Special Olympics, UNICEF work together to tackle exclusion of children in Indonesia
JAKARTA, 4 June 2010 – Greater inclusion of all Indonesian children and the active participation of the children and young people in society are the goals of a new partnership signed today between Special Olympics Indonesia and UNICEF, in a special ceremony at the Ministry of Youth and Sports.
“By working with UNICEF, I believe we can raise greater awareness among Indonesian communities on the importance of acceptance and inclusion of all Indonesian children, in particular children with intellectual disabilities, so they can develop their potential and be independent,” says Dr. Pudji Hastuti, Chair of the Special Olympics Indonesia.
Angela Kearney, UNICEF Representative in Indonesia, said “Today the Special Olympics Indonesia and UNICEF are sending a clear message that children have an enormous potential to offer this nation, regardless of their circumstances, and that they deserve every support, encouragement and opportunity.”
The Special Olympics’ mission is to provide opportunities for children with intellectual disabilities to develop their capacity, self-confidence and self-esteem through sports. Globally, UNICEF has shown that sport is a useful tool for empowering and enabling children and young people, reducing social exclusion, discrimination and inequalities.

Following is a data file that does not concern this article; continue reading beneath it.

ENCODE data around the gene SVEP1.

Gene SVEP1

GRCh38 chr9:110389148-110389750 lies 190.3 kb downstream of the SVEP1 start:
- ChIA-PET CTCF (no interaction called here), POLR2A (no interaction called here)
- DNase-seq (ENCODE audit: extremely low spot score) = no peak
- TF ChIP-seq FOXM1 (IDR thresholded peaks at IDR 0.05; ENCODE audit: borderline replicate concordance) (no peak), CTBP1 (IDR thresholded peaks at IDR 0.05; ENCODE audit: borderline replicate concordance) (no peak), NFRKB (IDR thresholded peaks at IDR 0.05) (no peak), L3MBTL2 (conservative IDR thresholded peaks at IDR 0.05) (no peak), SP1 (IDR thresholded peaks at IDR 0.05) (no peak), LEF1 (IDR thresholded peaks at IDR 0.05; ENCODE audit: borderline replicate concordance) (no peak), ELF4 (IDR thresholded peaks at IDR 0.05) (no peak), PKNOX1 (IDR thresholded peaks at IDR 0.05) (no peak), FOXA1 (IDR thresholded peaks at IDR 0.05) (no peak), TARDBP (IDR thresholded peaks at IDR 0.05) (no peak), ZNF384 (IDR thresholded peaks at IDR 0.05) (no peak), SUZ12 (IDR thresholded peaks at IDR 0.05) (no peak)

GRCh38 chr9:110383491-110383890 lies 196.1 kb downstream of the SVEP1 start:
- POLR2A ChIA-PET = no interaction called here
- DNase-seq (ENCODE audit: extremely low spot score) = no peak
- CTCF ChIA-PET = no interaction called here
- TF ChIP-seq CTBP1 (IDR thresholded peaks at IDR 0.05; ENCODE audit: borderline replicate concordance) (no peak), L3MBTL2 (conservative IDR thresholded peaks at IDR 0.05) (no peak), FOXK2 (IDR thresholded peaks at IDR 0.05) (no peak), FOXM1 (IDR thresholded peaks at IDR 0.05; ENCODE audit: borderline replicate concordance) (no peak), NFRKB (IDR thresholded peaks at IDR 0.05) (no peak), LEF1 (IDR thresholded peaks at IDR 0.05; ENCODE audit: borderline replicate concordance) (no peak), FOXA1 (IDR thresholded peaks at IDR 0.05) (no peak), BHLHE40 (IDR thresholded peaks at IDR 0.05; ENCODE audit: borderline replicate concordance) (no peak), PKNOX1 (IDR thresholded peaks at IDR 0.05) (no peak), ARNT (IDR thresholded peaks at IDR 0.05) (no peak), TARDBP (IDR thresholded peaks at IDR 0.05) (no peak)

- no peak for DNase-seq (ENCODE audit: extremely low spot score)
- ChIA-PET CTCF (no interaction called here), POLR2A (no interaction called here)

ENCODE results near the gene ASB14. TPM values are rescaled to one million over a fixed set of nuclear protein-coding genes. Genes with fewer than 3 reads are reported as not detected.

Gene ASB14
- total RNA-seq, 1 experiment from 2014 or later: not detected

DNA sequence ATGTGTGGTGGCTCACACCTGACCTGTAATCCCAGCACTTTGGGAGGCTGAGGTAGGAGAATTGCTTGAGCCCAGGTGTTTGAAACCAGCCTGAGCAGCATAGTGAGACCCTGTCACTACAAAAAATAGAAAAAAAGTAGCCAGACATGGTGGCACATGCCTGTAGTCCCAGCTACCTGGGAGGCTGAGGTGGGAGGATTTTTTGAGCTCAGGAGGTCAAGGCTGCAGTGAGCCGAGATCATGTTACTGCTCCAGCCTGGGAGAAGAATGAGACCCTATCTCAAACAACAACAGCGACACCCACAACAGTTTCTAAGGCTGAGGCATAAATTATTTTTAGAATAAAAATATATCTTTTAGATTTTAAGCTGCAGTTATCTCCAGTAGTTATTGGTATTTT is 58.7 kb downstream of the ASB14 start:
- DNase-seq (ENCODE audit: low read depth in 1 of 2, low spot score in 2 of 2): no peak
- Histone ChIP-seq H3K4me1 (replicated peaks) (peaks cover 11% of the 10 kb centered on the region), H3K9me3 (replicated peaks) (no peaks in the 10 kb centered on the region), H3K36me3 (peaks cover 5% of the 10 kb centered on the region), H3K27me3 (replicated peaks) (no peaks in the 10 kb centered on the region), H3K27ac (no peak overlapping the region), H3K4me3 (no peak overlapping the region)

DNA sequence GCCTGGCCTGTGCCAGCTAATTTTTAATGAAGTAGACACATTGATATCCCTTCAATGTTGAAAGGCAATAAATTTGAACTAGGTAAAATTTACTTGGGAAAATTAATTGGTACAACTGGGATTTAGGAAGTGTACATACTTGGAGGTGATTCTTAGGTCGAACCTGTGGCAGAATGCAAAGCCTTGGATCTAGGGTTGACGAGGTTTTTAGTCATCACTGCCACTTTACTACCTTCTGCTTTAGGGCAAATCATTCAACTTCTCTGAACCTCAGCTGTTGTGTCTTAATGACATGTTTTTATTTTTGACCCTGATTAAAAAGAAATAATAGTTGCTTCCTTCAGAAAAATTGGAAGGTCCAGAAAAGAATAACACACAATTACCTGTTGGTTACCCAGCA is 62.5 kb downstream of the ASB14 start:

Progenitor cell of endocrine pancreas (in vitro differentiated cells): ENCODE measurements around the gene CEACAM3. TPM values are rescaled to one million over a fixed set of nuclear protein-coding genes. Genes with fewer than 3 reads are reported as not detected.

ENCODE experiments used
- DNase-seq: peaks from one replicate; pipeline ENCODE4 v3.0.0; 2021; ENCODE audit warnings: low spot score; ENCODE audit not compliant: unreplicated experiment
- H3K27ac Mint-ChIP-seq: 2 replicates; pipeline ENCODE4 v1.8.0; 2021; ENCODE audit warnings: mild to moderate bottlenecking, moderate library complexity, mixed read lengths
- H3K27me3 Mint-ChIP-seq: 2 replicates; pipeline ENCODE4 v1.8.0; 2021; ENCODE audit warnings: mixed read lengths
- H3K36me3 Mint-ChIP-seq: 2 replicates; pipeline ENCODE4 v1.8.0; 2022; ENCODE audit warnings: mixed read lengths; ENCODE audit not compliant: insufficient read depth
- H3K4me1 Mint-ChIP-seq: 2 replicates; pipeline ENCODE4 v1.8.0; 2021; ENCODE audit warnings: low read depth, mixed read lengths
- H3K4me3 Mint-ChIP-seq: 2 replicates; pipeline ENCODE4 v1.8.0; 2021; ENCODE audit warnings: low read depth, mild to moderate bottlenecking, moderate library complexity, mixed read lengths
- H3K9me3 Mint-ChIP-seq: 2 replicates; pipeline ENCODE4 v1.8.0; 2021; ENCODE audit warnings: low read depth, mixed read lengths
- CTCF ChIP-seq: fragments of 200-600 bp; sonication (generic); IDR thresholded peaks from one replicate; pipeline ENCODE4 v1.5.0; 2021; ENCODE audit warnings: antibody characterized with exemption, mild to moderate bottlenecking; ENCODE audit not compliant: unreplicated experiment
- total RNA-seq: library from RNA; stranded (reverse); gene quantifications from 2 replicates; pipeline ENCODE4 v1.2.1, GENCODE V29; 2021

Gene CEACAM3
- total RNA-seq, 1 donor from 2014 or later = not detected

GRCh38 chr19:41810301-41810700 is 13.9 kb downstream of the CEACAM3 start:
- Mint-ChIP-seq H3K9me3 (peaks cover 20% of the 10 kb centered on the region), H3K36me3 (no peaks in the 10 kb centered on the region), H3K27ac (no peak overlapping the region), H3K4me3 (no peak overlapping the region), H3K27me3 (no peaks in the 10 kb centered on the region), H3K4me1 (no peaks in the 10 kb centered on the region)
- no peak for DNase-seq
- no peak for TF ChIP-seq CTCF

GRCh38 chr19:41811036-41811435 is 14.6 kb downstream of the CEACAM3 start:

Many children in Indonesia are still struggling to access basic services and share in opportunities that other children enjoy, despite years of child care reform and much greater levels of awareness. One fourth of children in Indonesia do not move from primary to secondary schooling, almost 5 million children live in institutional care despite of having at least one living parent or other family members, while more than one-third of children under the age of five suffer from stunting.
Children with intellectual disabilities, who may suffer cognitive delays and significant learning or vocational problems, also experience forms of discrimination that can undermine their self-esteem and their interaction with others, which make them more vulnerable to violence, abuse and exploitation.
Through the partnership signed today, UNICEF is providing funding to Special Olympics Indonesia to support its activities with children, with both organizations also using the collaboration to promote the message of inclusion and equality through sporting events. One of the first events associated with the partnership will be the 6th National Special Olympics Games – an event that showcases the incredible talents, motivation and commitment of children with intellectual disabilities.
The Special Olympics Indonesia has encouraged the reduction of inequality amongst Indonesian children, and counter stigma associated with intellectual disabilities through sport.
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